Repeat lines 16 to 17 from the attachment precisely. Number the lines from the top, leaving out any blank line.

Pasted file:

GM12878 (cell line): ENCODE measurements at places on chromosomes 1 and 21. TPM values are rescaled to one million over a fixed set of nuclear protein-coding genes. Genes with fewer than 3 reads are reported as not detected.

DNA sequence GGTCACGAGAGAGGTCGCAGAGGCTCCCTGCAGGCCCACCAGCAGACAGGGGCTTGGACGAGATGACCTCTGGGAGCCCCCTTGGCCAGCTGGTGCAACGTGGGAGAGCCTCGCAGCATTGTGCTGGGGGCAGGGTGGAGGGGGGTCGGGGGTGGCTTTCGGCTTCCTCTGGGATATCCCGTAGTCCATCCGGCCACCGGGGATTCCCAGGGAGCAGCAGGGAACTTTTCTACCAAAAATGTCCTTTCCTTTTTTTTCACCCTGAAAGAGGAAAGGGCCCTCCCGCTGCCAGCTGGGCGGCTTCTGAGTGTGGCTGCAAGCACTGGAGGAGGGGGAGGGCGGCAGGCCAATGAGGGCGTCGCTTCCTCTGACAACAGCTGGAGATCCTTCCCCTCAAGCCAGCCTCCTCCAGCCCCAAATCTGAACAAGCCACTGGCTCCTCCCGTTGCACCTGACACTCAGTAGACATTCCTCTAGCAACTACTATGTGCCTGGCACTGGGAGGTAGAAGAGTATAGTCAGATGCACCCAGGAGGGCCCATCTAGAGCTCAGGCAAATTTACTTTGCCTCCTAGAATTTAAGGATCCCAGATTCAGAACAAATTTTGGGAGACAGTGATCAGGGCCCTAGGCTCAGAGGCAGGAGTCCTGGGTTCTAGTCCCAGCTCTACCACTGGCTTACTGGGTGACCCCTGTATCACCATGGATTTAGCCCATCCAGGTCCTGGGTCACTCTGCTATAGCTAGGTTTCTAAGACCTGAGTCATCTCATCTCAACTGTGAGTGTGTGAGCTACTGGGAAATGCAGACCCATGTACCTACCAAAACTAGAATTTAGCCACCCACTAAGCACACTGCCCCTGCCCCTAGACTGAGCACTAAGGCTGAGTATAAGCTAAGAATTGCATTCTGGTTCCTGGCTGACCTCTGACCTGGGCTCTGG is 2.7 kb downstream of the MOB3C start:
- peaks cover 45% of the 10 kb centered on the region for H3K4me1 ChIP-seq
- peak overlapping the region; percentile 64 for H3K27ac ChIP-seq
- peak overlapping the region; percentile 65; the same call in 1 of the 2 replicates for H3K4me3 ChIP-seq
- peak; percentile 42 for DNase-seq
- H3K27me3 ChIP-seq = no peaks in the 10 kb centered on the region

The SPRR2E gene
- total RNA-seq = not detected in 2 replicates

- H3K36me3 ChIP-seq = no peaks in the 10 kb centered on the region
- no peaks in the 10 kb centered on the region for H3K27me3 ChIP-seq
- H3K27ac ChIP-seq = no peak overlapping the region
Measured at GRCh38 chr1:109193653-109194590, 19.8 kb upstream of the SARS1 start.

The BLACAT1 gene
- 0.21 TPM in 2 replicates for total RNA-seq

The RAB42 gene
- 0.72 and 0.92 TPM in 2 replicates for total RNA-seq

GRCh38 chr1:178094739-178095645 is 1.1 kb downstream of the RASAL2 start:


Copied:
The RAB42 gene
- 0.72 and 0.92 TPM in 2 replicates for total RNA-seq